Maria Teresa And Minerva Character Analysis

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Specific Analysis: As Dedé is the only one of the four sisters still alive, she feels responsible for making sure that they are remembered correctly as opposed to being glorified. She contrasts the women they actually are to the heroines that the public sees to show that they, too, are ordinary humans with strengths, weaknesses, and morals. However, she believes that even her own nieces and nephews stereotype her sisters as heroines because of their fame, only knowing the courage and righteousness they are famous for, not their doubts and weaknesses. Dedé is the narrator of her sisters’ stories, and her narration reveals the inner worries of each sister. Through this, she shows others that the Mirabal sisters do have weaknesses, family troubles, …show more content…
Maria Teresa prefers English, because of its practicality as she is more likely to visit the U.S. than France and would need her knowledge of English for communication. Her choice reveals her down-to-earth and simple nature. On the other hand, Minerva is learning French, a beautiful language that she is not likely to have a need for, showing her tendency to reach for romantic ideals that are unrealistic. In addition, these choices also relate to the type of revolution they have in mind. Similar to the French Revolution, Minerva is passionate about freedom of the people and willing to sacrifice her life in this pursuit. Like how the French Revolution was influenced by the American Revolution, she is influenced by the Cuban Revolution and hopes to follow their example of focusing on getting rid of the totalitarian leader. Maria Teresa is less prone to violence and her motivations for joining the resistance cause are more personal. She wants to become stronger and more respected, worth of Palomino, similar to how America wanted to become independent of Britain. Maria Teresa, while she does want freedom for the people, puts herself first, unlike Minerva. In this way, Maria Teresa brings a more realistic light to Minerva’s hopeful revolution. While I agree with Maria Teresa in that it is more logical to put oneself first and live to fight another day, …show more content…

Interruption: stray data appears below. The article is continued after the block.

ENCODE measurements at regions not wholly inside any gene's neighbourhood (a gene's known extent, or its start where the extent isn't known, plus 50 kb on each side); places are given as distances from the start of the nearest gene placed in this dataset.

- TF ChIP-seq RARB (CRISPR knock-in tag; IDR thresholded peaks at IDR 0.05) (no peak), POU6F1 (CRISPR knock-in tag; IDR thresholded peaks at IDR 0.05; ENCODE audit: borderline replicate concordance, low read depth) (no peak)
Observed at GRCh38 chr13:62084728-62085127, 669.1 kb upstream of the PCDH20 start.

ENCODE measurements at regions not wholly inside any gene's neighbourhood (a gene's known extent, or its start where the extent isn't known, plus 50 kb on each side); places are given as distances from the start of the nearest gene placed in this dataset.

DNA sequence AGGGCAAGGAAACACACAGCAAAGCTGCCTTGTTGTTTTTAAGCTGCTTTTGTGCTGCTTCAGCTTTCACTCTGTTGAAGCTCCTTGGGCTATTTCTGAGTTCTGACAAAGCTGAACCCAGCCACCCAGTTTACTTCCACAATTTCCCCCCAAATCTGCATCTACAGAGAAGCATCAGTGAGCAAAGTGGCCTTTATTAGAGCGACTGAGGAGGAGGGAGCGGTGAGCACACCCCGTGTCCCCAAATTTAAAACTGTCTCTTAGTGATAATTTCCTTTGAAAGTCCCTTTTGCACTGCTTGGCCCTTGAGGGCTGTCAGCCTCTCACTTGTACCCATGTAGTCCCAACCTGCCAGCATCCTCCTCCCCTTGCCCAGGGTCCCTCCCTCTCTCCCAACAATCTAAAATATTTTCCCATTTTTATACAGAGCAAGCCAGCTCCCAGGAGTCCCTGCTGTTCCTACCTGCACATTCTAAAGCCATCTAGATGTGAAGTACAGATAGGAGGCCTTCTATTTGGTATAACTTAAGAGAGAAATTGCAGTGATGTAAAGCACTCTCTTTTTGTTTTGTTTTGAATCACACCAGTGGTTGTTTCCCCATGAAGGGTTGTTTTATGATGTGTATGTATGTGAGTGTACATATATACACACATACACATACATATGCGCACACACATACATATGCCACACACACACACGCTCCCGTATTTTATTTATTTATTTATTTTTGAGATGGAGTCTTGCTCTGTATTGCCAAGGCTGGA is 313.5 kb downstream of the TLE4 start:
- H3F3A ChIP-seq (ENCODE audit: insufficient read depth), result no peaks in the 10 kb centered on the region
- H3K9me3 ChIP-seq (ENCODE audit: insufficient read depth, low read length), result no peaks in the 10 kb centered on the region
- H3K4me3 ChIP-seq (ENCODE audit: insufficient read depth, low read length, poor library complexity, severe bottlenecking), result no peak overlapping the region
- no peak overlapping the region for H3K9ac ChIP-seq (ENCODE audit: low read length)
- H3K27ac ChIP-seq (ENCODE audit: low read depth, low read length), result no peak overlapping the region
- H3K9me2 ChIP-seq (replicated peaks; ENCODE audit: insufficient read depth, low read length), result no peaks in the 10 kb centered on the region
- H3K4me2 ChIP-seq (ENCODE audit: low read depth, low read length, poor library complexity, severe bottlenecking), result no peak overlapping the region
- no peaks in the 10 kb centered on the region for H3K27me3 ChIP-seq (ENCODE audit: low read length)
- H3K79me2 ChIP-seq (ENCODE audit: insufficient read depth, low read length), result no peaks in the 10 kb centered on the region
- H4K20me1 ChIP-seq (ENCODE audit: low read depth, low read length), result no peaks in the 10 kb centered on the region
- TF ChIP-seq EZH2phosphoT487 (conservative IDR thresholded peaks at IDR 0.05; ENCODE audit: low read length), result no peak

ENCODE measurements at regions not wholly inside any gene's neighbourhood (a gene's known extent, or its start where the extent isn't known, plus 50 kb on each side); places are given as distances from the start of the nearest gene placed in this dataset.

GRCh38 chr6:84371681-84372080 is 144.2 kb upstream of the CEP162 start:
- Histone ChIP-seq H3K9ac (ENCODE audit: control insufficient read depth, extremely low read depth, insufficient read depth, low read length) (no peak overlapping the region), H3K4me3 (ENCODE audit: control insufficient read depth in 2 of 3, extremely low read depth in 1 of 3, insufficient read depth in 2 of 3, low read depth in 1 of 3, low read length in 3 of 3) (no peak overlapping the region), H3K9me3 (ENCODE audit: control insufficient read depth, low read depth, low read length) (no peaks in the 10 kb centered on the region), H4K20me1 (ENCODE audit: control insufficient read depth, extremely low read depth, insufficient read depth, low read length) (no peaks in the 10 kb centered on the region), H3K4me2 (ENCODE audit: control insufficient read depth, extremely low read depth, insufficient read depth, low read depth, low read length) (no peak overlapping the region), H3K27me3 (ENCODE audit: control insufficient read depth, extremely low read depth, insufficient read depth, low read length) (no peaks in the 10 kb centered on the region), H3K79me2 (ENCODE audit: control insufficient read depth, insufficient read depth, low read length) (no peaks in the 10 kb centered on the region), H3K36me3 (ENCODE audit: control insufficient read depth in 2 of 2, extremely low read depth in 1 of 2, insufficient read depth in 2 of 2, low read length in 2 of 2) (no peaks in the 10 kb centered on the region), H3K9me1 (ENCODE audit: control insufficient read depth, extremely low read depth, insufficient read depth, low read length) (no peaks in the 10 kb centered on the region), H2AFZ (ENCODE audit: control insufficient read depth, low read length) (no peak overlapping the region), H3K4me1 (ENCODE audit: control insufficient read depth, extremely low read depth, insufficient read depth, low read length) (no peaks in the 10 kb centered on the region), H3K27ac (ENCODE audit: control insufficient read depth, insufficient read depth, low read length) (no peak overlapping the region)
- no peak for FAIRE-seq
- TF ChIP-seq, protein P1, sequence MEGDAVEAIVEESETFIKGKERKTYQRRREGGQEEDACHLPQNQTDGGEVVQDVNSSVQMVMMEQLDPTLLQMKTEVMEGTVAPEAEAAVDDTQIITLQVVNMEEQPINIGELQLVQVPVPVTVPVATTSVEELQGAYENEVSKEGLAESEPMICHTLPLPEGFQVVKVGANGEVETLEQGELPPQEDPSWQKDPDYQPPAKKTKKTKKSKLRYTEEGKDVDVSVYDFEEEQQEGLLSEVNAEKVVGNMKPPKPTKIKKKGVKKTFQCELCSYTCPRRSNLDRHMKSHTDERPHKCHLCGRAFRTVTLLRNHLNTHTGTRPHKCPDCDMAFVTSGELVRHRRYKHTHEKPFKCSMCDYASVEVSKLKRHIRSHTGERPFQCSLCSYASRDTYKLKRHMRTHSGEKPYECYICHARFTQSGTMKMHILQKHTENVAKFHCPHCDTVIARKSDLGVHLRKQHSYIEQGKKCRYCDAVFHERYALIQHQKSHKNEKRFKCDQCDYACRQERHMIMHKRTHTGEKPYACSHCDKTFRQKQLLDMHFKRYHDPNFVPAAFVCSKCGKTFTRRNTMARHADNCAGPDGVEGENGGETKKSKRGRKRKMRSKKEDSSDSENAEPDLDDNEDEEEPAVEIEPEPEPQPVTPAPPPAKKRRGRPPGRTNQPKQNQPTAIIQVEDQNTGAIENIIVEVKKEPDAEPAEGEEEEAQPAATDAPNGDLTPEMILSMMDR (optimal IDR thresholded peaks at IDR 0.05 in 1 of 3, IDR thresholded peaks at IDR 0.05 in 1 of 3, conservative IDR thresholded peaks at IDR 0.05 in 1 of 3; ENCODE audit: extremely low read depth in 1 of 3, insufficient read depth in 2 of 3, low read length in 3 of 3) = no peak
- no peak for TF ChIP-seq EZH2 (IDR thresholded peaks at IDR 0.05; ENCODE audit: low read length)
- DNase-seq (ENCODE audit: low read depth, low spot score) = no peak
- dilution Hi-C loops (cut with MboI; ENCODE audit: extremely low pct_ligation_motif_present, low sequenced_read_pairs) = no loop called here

She is similar to the Virgencita in that she is deeply religious, faithful, and embodies motherly love. As for Nelson, he is similar to Jesus in that he, too, is good-hearted and willing to put himself in danger to help free his fellow countrymen. Through this comparison, Patria reveals her feelings about Nelson joining the resistance: she knows she cannot stop him even though she wants to. Patria knows that Nelson will be able to help others if he joins the resistance, exactly what she wants her children to do, but she still selfishly wishes to keep him from harm. This sort of maternal love causes her to view him as the little boy that she used to protect, regardless of how much he has grown, in the same way that the Virgencita sees Jesus as her son as opposed to a godly being. However, by letting him place himself in danger, Patria demonstrates that she places the freedom of the people and her sons’ will above her own heartbreak. I agree with her decision. After all, if most mothers kept their sons from fighting in wars, there would be a decline in the number of soldiers. Also, Nelson is no longer just a boy, but rather a man with his own ideas and wants in the world. She shows her respect for who he is now by acknowledging his decision, which is admirable. However, I do sympathize with her suffering, as one often cares about who someone is to them instead of who that person is

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